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Towson youngster’s Mayflower diary captures hearts at DAR

DAR American History Essay Contest winner Mirabel Benavides, front right, with her father, David; mother, Jennifer; and brother, Roger.
DAR American History Essay Contest winner Mirabel Benavides, front right, with her father, David; mother, Jennifer; and brother, Roger. (Joy Hare)

Classes are back in session, whether in person or online, and I sincerely hope all the students in our community are feeling geared up and ready for a safe and successful school year. It’s always fun to be able to share some news about local students who have been bringing their “A” game to academics.

Joy Hare, the American History Committee chair of the Carter Braxton Chapter of the National Society Daughters of the American Revolution (NSDAR), reached out to applaud the recent recognition of Dumbarton Middle School sixth-grader Mirabel Paige Benavides.

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Mirabel was a Rodgers Forge Elementary School fifth-grader when she submitted an essay to the DAR’s American History Essay Contest. Her essay was declared chapter winner at the Maryland State Society DAR Chapter House on Aug. 29 (the planned ceremony for March had been postponed due to COVID).

Mirabel’s 600-word essay commemorating the 400th anniversary of the voyage of the Mayflower and the founding of the Plymouth Colony not only won the fifth-grade Chapter Competition, but also the Maryland State Competition and the Eastern Division Competition.

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For her efforts, Mirabel received a monetary prize, a Chapter Bronze Excellence in History medal, a State Silver Excellence in History Medal, and an Eastern Regional Certificate of Excellence in History.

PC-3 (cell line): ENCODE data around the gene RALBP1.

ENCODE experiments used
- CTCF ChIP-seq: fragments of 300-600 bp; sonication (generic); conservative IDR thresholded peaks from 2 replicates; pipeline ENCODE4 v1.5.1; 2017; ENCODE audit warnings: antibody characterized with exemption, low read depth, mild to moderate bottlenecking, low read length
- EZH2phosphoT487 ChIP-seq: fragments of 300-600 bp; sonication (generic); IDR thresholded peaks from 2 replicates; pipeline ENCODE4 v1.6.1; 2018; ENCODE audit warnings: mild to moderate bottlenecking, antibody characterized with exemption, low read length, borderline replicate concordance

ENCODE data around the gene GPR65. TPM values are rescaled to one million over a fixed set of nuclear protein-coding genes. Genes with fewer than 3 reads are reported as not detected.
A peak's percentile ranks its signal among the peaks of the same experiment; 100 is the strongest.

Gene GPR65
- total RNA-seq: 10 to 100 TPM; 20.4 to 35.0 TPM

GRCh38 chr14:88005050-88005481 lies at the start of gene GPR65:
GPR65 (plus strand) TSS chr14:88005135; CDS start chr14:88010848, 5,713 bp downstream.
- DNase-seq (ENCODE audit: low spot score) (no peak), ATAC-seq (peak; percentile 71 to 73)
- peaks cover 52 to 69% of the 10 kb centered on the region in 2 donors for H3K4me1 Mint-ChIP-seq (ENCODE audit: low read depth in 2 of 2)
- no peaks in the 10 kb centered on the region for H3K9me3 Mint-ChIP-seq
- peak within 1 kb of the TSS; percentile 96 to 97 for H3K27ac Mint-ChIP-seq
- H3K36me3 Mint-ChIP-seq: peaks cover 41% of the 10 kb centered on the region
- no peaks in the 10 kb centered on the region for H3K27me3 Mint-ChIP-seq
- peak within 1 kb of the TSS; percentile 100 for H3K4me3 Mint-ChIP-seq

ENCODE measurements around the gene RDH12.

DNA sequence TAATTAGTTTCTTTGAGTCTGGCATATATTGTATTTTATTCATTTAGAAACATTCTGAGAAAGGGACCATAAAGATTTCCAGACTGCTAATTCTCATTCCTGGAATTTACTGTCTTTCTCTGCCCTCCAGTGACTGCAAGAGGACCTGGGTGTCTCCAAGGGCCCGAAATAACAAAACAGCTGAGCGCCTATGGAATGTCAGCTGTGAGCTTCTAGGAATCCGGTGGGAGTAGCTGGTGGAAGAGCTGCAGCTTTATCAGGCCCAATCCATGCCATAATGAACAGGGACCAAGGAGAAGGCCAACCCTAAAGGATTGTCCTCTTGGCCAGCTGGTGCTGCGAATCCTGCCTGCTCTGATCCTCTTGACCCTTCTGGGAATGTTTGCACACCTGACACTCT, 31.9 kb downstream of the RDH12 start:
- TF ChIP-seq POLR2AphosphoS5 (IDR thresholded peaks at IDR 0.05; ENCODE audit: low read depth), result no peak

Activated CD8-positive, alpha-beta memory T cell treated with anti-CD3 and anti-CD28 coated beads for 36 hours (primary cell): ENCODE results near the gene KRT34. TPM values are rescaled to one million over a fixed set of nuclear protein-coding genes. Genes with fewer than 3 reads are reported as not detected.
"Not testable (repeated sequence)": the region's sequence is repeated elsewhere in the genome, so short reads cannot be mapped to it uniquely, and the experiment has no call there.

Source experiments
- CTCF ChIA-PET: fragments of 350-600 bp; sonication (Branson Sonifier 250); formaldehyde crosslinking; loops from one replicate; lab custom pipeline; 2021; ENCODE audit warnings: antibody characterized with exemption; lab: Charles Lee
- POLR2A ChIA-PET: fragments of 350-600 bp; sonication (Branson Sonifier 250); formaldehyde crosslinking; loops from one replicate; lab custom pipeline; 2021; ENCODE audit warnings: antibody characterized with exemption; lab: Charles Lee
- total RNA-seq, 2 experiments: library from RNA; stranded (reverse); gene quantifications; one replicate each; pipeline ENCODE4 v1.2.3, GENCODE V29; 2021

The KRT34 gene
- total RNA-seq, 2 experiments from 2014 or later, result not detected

Daughters of the American Revolution (DAR), founded in 1890 and headquartered in Washington, D.C., is a nonprofit volunteer service organization of more than 185,000 women who can trace their lineage to a patriot who served the cause of the American Revolution.

The DAR American History Essay Contest encourages young people in grades 5 through 8 to delve into topics with historical accuracy, while also thinking creatively in ways that bring new light and life to our nation’s history.

Mirabel used her essay as an opportunity to envision herself as a young passenger on the Mayflower in 1620. She created an on-board diary, detailing what she planned and packed for the trip (which stretched into two miserable months at sea) and for living in the New World wilderness, and reflected on items she wished she had brought with her.

She did a great job crafting a scenario that really captured the judges' attention. Mirabel is already looking forward to participating in her next DAR essay contest, now as a Dumbarton Middle Schooler!

Towson’s National Merit Scholarship semifinalists

Major kudos are also due to some exceptional Towson-area high school scholars who have been selected as semifinalists in the 2021 National Merit Scholarship Program: Loch Raven High School student Alexander Spielman; Loyola Blakefield High Schooler Aidan Brehm; Notre Dame Preparatory student Joanna Jeyachandran; and from Towson High School, Shuming Mao, Daniel Melia, Noah Rich, Adam Viazanko, Eleuthera Wang and Tyler Yup.

Congratulations to all!

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